Inside Report: Bush's errant nominees

Posted: Jan 20, 2001 12:00 AM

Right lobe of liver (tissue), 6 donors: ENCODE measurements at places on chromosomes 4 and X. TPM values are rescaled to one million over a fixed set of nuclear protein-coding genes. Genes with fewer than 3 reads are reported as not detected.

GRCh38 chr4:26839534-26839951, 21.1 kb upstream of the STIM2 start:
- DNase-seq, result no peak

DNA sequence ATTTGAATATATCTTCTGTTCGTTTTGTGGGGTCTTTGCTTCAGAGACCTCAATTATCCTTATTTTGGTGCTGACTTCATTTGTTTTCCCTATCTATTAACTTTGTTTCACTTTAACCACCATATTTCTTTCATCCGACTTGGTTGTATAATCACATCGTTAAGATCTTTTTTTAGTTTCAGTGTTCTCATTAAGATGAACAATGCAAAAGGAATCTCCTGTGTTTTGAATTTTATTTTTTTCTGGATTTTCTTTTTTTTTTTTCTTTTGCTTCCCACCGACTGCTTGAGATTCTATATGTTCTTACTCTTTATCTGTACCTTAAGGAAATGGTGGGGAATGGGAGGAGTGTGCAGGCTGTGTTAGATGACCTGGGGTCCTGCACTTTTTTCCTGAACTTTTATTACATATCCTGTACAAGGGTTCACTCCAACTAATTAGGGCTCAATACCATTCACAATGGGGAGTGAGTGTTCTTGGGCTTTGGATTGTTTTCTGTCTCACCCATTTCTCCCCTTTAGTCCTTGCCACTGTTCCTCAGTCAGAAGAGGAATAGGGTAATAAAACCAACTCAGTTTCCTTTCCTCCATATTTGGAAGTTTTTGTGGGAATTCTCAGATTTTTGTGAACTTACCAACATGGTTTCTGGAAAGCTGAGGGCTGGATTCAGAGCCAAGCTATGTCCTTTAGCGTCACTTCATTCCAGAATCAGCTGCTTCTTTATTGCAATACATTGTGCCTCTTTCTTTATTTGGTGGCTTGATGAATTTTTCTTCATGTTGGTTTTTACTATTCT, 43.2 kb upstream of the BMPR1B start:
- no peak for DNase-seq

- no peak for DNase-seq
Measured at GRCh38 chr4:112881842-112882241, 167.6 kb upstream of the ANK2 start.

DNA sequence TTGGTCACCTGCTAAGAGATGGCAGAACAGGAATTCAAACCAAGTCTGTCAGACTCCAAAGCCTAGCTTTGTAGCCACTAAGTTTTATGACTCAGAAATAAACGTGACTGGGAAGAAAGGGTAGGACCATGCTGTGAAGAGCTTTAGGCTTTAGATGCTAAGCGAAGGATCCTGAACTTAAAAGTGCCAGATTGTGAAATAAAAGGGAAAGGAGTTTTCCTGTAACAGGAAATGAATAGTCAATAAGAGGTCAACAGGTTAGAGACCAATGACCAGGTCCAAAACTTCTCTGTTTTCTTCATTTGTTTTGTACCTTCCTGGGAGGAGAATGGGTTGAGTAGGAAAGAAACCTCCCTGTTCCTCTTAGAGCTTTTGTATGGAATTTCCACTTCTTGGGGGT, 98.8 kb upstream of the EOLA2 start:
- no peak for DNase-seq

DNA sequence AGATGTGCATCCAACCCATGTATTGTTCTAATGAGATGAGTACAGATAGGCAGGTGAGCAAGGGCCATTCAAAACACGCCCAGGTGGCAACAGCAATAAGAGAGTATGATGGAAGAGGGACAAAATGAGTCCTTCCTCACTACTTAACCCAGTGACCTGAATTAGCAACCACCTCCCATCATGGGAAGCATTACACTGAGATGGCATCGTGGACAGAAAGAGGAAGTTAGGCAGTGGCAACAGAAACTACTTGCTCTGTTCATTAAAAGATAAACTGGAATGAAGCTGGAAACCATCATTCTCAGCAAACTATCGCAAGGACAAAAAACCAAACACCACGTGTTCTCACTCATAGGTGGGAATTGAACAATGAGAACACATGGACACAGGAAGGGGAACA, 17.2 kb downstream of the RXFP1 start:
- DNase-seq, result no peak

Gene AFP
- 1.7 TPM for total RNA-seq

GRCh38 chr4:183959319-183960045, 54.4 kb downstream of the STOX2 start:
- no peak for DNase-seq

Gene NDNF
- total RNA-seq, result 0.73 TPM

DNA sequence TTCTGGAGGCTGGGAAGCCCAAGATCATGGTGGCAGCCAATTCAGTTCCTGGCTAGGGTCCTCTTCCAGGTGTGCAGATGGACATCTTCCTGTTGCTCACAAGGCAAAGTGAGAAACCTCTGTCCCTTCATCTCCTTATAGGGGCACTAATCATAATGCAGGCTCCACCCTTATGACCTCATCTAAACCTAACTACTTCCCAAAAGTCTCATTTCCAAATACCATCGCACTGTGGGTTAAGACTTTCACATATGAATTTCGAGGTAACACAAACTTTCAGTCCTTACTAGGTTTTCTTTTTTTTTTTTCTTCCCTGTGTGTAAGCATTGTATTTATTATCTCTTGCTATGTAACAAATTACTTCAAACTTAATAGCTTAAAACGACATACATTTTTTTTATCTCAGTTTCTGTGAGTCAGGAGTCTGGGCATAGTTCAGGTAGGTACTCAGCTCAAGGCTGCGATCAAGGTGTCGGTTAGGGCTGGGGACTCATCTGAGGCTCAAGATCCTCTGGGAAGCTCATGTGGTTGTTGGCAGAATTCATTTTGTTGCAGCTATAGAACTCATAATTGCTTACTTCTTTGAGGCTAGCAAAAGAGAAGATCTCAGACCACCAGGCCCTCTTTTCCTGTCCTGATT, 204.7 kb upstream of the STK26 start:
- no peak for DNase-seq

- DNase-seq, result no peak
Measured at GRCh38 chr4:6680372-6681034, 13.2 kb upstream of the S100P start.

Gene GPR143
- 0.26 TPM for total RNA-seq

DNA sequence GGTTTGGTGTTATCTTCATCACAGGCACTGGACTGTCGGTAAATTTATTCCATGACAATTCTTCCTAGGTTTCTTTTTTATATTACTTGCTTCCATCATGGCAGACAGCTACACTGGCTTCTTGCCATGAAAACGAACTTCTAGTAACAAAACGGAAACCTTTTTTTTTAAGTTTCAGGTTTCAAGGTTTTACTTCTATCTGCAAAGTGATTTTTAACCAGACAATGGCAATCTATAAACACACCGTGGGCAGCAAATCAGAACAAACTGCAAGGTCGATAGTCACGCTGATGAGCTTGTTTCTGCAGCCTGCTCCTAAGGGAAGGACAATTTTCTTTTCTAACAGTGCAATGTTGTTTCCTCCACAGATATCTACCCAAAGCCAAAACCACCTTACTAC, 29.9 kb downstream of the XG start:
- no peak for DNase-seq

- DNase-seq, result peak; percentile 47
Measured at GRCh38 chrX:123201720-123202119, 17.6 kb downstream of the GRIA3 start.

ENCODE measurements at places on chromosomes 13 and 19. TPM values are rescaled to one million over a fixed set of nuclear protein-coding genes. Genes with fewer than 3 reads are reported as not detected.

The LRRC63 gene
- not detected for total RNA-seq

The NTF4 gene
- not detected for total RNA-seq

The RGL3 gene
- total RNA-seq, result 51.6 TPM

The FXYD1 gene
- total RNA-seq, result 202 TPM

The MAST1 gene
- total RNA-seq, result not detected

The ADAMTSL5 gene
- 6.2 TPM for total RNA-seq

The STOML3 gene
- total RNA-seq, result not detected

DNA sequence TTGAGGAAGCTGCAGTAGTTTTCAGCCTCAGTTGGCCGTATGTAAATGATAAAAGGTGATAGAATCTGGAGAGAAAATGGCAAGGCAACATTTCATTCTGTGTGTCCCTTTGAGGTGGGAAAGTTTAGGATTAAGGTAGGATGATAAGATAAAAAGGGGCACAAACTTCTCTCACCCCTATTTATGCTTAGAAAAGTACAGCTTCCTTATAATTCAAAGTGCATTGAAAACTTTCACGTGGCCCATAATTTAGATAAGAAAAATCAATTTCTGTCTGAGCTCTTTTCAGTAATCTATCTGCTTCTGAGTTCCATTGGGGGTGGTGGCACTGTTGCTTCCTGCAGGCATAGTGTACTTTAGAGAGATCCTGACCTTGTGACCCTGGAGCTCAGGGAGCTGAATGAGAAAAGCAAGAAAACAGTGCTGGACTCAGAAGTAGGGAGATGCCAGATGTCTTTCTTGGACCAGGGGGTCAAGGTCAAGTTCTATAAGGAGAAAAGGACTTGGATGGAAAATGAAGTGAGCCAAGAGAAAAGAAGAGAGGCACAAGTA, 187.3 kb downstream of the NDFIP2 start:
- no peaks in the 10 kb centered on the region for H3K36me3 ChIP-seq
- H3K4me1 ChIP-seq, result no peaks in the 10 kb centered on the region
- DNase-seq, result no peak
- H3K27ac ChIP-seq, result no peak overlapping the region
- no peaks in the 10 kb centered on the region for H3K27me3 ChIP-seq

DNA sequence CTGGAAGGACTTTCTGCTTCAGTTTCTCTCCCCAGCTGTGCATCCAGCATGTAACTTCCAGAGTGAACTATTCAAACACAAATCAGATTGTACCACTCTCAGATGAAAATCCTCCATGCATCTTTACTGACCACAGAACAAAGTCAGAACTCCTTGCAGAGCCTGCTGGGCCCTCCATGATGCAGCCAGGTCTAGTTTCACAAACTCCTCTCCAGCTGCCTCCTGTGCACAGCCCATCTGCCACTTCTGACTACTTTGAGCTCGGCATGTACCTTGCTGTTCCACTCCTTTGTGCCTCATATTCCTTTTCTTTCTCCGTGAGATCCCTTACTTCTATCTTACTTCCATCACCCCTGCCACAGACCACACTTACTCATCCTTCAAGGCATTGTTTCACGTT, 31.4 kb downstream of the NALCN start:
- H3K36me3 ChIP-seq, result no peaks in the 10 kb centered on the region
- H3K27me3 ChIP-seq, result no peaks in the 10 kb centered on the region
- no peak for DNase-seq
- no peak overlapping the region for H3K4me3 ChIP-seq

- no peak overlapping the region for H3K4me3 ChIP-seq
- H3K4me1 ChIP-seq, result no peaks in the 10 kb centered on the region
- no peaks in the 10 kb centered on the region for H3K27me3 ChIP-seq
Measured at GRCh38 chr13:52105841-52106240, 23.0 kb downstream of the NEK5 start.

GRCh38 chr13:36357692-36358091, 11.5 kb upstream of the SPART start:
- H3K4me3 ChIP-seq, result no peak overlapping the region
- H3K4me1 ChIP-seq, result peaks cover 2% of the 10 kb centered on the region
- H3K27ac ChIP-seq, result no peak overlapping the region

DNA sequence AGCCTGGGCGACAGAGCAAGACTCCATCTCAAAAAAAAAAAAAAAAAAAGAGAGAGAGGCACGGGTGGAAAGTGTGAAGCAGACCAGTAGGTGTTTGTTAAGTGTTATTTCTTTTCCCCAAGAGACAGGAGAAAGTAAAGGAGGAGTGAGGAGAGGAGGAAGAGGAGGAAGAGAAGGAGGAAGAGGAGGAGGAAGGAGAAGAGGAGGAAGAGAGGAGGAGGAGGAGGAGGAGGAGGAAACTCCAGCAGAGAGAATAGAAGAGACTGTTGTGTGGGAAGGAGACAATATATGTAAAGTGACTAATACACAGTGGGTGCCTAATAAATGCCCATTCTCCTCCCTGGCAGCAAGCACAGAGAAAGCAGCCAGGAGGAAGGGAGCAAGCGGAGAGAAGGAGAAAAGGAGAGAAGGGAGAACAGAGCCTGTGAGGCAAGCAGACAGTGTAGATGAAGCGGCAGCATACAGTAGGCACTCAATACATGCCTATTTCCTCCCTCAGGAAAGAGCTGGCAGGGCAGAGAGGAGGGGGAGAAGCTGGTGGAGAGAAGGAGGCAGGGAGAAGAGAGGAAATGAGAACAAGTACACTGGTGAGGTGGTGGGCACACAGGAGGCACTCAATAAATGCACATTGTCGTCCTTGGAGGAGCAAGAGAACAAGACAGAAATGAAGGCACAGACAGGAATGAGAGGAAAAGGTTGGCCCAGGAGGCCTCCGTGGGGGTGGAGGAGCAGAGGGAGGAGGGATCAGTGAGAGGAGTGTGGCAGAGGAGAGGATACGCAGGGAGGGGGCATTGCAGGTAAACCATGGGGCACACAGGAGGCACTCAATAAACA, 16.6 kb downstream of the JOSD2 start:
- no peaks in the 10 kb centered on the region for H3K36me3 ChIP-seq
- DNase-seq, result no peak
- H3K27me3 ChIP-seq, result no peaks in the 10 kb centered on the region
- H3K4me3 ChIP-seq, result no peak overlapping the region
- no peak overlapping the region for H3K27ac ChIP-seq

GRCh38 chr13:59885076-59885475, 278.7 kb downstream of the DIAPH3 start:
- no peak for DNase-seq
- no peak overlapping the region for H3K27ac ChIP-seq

WASHINGTON -- The confirmation testimony last Wednesday by John Ashcroft (attorney general) and Paul O'Neill (Treasury) exasperated President-elect Bush's high command. Former Sen. Ashcroft's desire to soften tough questioning from pro-choice members of the Senate Judiciary Committee led him to assert that Bush planned no changes in abortion policy. Bush advisers worry that Ashcroft has tied himself up on the abortion issue and wish that, in his testimony, he had deferred to the desires of the new president. The mistake by O'Neill, a federal bureaucrat-turned-corporate CEO, was much worse. The Bush high command was flabbergasted when it learned O'Neill told the Senate Finance Committee that Bush's proposed tax cuts would not do much toward reviving the economy. O'Neill has not yet figured out that he is supposed to represent the president's views, Bush advisers said. CLINTON'S DELAY President-elect Bush had to make several unanswered requests to President Clinton's aides before finally arranging for the traditional coffee interlude between the new and old presidents at the White House, before heading up Pennsylvania Avenue together to the Capitol for the Inauguration. Harassed Bush aides felt the delay reflected a desire by the Clinton team to be unpleasant. But failure to act promptly on routine requests actually follows a Clinton pattern that became familiar over the last eight years. A footnote: At the first session of the Senate Environment and Public Works Committee attended by Sen. Hillary Clinton, a senior Republican senator Wednesday tested the report that it is impossible to make eye contact with her. He said the report turned out to be true. APPRENTICE CABINET MEMBERS Two of President-elect Bush's best politically connected nominees for high office -- former Sen. Spencer Abraham for secretary of energy and Mitch Daniels for Office of Management and Budget director -- face the steepest learning curve in their new jobs, according to government insiders. Abraham, who has held a variety of political offices including state party chairman, was defeated for re-election in Michigan last year after a campaign in which he received nationwide Republican support. He has no particular experience in the energy field, but Bush was eager to find a Cabinet slot for him, and the Energy Department was open. Daniels was an ace Washington political operative for 10 years before becoming a top executive at Eli Lilly in Indianapolis a decade ago. But he has little experience with or knowledge of the complicated budget process, for which he will now be responsible. SUBSIDIZING PROTESTS All 18 liberal organizations participating in a Jan. 9 press conference that attacked John Ashcroft's nomination as attorney general received a combined $150 million in government funding from 1996 to 1999, according to Census Bureau figures. Planned Parenthood, which has paid for its own newspaper ads assailing Ashcroft, received more government money than any other group: $27.3 million. The other foes of Ashcroft receiving the federal subsidies include the National Education Association, the Sierra Club and the NAACP. A footnote: The National Resources Defense Council, which leads the fight against Gale Norton's confirmation as secretary of the interior, received $275,000 in government money in 1999. Other federally funded groups opposing Norton include Friends of the Earth and the Sierra Club. DOUBLE GENERATION GAP In a recent meeting with Republicans, George W. Bush approached the GOP's senior senator -- 98-year-old Strom Thurmond of South Carolina -- to tell him that a double generation gap separated them. He noted that Thurmond had served in the Senate with the president-elect's grandfather, Prescott Bush (who represented Connecticut in 1952-1963). Thurmond was first elected in 1954. A footnote: Republicans were delighted when Thurmond, characteristically, embraced Sen. Hillary Clinton on the day she took the oath. They welcome vitality shown by the oldest senator in the nation's history. A vacancy in the final two years of Thurmond's term would be filled by Democratic Gov. Jim Hodges.